One great thing about the 3D printing industry is that it’s full of environmentally conscious people. Individuals and companies in the field of 3D printing are constantly trying to come up with more sustainable materials and practices, instead of being content with the heavy use of ordinary plastic. British Columbia company Advanced BioCarbon 3D (ABC3D) is working to create a new plastic out of wood – and not just any ordinary flimsy plastic either. ABC3D’s plastic is serious business.
“People often think of bioplastics as single-use with low-value functionality, but our products are incredibly high-functioning with exceptionally high heat resistance while being lightweight,” said ABC3D CEO Darrel Fry. “As an example, our goal is to be able to 3D print something like a piston for your car from this material – there’s such high heat resistance, and it’s also very strong.”
According to environmental scientists Kim Klassen, ABC3D creates its plastics by extracting the resins from wood chips.
“Using a closed-loop manufacturing system, we are able to produce a sustainable product that is non-toxic and renewable,” Klassen said. “The process uses green chemistry and starts with wood chips from the forest industry that are mixed with a solvent and put through a series of pressurized heating and cooling phases to extract the resin from the wood chips. All solvent from the manufacturing process is put back into the system to be reused again.”
ABC3D was founded by Hélène Bélanger and Ross Prestidge, who spend more than a decade researching the process of extracting the resin from wood chips to make bioplastic. The company is now operating a pilot plant and is currently scaling production, intending to have 3D printer filaments available for retail sale in the first quarter of 2019. ABC3D has demonstrated its process to a 10 tonne scale per day of wood chips, with the goal of reaching a commercial scale of 60-250 tonnes of wood chips a day in the next two years.
“We are targeting to have our sales in 3D filaments start in the first quarter of 2019 and then roll out a number of different filaments with additional characteristics such as carbon fibre reinforced filament, conductive filament and filaments that are reinforced with other wood fibres, beyond our first products, which are a blended traditional printing filament,” Fry said. “Our company is proving that from wood we can make sustainable, economical, high performance plastics.”
ABC3D is using hardwood trees to make its products, so it’s not competing with the forestry industry, according to Fry.
“There currently is no viable market for those hardwood trees,” he said. “We’re actually helping to create a new market for fiber. The cost to the forestry companies is already there to cut down and process unwanted species, so what we’re saying is, they’ll still have those costs, but now they’ll have an opportunity where they can continue to harvest that tree, take it out of the forest, and bring it to market.”
The method also works with softwoods. The process of transforming the wood to plastic takes place in the same building as the MIDAS (Metallurgical Industrial Development Acceleration and Studies) Fab Lab, which is currently testing the product with ABC3D and is one of the company’s target customers. ABC3D and Selkirk College were recently awarded a $300,000 grant from the government of British Columbia’s organization, BCIC Ignite, and other verification and development has been done by the National Research Centre Industrial Materials Institute (NRC-IMI) in Quebec.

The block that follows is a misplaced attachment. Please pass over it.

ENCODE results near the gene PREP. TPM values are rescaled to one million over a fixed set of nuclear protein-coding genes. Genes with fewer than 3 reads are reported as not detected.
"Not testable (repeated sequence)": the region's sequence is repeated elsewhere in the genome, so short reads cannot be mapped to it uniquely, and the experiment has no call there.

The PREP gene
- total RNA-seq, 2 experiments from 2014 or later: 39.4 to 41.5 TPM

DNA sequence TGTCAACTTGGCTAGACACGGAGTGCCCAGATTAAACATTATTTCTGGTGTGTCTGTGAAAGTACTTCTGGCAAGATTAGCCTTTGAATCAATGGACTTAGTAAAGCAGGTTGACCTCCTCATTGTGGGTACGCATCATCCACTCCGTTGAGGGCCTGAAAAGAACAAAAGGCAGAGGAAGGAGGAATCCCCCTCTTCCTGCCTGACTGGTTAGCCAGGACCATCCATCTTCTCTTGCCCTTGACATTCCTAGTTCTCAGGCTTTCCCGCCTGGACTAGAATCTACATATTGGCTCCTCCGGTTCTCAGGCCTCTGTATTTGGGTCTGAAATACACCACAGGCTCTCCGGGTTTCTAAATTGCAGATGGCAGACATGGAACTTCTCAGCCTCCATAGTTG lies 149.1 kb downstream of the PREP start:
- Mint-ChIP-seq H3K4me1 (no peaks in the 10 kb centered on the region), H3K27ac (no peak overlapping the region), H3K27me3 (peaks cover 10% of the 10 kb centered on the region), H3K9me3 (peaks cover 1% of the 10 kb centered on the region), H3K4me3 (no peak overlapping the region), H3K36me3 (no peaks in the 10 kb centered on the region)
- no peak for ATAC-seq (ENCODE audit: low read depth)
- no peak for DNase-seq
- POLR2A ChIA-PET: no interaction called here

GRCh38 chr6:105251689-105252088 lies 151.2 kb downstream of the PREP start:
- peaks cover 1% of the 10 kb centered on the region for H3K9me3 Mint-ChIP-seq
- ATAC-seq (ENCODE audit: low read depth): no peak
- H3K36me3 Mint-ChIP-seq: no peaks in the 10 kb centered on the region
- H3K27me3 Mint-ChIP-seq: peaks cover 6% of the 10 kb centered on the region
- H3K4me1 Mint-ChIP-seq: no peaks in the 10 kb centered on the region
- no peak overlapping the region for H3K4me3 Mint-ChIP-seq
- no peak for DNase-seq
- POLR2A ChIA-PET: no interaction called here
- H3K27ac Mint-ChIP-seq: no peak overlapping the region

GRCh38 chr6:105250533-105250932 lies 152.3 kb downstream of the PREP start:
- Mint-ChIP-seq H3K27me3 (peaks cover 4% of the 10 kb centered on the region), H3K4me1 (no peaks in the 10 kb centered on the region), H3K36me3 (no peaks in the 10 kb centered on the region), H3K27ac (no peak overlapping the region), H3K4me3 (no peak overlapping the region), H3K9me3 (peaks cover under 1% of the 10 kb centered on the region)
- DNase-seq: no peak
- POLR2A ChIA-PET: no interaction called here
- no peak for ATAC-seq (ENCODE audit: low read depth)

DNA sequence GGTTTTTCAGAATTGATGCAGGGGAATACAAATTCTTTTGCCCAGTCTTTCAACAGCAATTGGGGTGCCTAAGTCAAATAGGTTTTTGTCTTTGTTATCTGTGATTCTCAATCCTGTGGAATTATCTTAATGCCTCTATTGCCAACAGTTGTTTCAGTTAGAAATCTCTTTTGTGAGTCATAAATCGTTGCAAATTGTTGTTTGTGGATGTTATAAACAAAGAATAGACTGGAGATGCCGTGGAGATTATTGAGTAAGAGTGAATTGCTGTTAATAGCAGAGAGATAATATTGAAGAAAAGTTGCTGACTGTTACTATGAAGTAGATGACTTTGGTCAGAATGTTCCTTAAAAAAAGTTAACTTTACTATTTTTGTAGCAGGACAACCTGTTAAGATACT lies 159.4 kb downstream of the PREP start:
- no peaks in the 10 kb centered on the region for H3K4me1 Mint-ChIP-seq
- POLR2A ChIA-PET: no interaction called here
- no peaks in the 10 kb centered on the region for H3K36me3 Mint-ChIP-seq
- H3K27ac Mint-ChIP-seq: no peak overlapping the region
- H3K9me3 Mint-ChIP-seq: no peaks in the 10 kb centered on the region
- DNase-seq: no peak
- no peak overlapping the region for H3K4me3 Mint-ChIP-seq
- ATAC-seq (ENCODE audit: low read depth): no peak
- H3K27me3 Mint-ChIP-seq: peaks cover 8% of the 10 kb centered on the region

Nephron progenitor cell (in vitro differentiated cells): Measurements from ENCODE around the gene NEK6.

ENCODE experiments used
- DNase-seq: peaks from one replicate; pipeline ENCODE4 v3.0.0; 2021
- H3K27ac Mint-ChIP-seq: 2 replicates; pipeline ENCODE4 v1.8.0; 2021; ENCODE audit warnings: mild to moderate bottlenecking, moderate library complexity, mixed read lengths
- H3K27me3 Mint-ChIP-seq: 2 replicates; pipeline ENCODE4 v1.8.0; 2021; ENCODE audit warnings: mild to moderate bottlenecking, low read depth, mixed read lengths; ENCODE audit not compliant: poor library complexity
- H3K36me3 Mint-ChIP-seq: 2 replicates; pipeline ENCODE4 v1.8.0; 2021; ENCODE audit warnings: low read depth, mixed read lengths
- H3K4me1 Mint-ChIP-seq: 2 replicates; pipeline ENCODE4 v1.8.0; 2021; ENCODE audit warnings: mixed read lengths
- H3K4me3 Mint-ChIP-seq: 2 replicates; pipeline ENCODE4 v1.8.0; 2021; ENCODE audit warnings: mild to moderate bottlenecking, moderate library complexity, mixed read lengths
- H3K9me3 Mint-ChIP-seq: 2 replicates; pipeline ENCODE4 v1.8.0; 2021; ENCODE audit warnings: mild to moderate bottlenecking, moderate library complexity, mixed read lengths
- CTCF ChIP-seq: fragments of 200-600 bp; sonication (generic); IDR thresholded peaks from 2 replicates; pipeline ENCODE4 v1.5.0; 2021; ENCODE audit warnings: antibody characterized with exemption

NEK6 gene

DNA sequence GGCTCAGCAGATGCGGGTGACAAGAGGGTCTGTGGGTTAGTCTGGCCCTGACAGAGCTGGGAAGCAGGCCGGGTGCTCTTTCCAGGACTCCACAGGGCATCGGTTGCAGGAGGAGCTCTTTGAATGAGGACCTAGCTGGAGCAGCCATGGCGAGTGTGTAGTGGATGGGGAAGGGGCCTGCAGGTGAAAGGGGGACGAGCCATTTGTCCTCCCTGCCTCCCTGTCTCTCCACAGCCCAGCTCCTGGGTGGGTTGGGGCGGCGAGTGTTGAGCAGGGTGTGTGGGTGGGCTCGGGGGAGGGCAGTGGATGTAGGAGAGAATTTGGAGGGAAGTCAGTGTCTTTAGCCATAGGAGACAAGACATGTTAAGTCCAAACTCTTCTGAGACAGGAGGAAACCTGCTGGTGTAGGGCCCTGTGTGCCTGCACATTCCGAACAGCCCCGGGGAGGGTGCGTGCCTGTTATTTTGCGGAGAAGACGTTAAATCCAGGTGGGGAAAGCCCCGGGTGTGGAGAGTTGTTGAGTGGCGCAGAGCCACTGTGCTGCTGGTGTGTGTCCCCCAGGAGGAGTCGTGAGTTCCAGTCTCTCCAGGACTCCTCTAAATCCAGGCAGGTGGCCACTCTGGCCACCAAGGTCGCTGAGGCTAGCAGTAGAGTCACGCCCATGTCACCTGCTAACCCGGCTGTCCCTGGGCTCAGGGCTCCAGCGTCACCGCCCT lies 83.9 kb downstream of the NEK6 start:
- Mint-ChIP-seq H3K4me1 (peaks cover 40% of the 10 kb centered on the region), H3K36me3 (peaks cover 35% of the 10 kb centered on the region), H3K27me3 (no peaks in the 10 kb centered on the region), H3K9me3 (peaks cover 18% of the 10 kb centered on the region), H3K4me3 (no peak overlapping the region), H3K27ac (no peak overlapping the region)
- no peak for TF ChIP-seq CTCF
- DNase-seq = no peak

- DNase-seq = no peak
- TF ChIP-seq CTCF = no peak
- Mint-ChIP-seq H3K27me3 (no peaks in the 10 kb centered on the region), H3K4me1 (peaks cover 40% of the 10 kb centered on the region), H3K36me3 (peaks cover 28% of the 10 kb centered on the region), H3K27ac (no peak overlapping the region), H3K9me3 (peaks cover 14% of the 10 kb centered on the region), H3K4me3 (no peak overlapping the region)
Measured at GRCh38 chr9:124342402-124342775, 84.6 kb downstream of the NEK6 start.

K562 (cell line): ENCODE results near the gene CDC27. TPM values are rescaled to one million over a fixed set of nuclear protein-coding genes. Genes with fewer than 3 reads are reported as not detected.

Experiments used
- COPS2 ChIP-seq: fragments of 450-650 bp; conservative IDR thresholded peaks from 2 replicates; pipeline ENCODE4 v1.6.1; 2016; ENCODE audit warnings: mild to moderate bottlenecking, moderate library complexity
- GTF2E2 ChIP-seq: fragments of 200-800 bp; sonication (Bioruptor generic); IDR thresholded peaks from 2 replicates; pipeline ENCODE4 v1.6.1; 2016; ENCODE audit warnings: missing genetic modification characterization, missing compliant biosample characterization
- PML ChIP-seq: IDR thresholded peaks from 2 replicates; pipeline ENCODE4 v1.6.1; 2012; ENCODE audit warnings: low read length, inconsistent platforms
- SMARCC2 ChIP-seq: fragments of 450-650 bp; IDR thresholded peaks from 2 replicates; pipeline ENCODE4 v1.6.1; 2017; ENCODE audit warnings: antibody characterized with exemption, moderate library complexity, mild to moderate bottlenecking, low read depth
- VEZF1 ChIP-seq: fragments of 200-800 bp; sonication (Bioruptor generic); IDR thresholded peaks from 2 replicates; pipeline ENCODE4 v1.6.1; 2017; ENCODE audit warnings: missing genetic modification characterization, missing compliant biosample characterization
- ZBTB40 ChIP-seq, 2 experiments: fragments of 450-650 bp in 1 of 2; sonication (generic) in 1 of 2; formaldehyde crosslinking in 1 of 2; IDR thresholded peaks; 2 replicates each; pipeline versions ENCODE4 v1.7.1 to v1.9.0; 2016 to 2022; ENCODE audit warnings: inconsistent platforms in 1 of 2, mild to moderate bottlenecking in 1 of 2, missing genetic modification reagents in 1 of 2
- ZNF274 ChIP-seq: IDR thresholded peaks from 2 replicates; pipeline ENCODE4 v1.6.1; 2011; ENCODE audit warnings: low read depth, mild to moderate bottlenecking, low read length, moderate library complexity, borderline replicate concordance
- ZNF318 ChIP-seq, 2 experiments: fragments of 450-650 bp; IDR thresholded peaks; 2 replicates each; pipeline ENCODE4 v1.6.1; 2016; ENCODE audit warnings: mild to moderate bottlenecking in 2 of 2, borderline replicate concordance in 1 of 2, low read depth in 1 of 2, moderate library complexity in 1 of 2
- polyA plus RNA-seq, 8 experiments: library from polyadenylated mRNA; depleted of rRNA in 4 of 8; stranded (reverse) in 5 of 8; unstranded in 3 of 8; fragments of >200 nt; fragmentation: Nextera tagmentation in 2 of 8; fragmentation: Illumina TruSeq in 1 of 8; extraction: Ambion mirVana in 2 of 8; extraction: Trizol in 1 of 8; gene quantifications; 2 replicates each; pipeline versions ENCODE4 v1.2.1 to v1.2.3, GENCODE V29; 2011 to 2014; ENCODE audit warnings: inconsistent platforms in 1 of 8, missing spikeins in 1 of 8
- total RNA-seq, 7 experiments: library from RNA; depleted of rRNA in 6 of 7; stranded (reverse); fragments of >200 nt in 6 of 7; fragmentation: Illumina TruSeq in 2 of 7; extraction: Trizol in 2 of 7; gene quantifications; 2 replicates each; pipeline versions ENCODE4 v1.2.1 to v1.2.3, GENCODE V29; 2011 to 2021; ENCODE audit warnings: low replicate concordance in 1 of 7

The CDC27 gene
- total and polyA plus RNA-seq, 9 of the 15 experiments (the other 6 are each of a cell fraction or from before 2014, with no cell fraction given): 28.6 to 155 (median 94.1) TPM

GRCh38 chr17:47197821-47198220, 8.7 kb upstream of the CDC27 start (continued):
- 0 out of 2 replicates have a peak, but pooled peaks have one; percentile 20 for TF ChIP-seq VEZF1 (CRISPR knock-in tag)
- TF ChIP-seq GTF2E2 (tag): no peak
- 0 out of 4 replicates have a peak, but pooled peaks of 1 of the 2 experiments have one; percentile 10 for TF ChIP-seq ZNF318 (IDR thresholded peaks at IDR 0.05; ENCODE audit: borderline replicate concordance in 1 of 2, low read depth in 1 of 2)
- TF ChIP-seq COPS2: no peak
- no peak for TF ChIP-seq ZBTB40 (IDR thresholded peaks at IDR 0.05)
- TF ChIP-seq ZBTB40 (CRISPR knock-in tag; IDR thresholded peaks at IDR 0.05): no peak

ABC3D’s eco-friendly interests go beyond just reducing the reliance on single-use, carbon-based plastics.
“If we have extreme weather events happening all the time, it’s going to interrupt every part of society,” said Klassen. “So, climate change, above all other environmental concerns, is important and that is what this company addresses through product development, through sustainable bioplastics made from renewable resources. Our products are carbon negative, so that’s not just reducing the impact on climate change, we’re actually helping to remove greenhouse gases from the atmosphere.”
Discuss this and other 3D printing topics at 3DPrintBoard.com or share your thoughts below.[Source: Canadian Biomass]
You May Also Like
DyeMansion Completes Beta Testing of VaporFuse Surfacing Technology for 3D Printed Parts
3D printing offers a world of infinite potential for innovation, as well as combinations of materials and finishing processes. DyeMansion is just adding to all that goodness now with VaporFuse...
Dow, German RepRap, & Nexus: 3D Printing Colored Liquid Silicone Rubber Parts
Earlier this year, chemical company Dow created a versatile liquid silicone rubber material, called SILASTIC 3D 3335 LSR, which has a low viscosity and is perfect for applications such as...
3D Printing News Briefs: October 10, 2019
We’re talking about events and business today in 3D Printing News Briefs. In November, Cincinnati Inc. is presenting at FABTECH, and Additive Manufacturing Technologies and XJet are heading off to...
Additive Manufacturing Open Cluster in Bavaria: TUM, Oerlikon, GE Additive & Linde Collaborate
Several heavy hitters on the international additive manufacturing scene have come together to form a research cluster. With the goal of researching AM processes from one location, a ‘single hub,’...
View our broad assortment of in house and third party products.